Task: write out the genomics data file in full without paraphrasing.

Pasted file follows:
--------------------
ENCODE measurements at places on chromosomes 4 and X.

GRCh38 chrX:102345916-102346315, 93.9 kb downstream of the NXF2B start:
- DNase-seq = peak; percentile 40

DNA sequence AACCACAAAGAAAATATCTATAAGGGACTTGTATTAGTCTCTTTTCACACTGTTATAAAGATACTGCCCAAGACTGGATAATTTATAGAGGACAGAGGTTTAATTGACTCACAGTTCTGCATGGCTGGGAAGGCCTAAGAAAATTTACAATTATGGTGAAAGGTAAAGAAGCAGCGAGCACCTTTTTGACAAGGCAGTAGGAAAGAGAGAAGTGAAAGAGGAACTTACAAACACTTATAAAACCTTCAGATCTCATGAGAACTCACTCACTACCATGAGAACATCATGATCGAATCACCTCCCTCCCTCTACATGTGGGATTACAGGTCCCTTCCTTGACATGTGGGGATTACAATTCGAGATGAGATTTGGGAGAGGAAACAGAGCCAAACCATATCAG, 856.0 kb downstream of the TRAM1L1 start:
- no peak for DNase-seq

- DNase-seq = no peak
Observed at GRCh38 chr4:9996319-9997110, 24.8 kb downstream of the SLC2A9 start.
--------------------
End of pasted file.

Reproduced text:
ENCODE measurements at places on chromosomes 4 and X.

GRCh38 chrX:102345916-102346315, 93.9 kb downstream of the NXF2B start:
- DNase-seq = peak; percentile 40

DNA sequence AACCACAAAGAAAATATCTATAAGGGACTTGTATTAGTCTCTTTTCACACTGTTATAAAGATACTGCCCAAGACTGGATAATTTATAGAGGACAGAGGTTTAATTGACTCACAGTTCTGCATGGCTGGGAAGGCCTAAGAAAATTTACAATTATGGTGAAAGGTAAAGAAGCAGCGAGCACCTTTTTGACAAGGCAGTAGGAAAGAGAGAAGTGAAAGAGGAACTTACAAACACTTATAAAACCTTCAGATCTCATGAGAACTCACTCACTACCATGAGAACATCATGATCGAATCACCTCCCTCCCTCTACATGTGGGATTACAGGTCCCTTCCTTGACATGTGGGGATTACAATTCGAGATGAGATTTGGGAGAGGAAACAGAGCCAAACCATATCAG, 856.0 kb downstream of the TRAM1L1 start:
- no peak for DNase-seq

- DNase-seq = no peak
Observed at GRCh38 chr4:9996319-9997110, 24.8 kb downstream of the SLC2A9 start.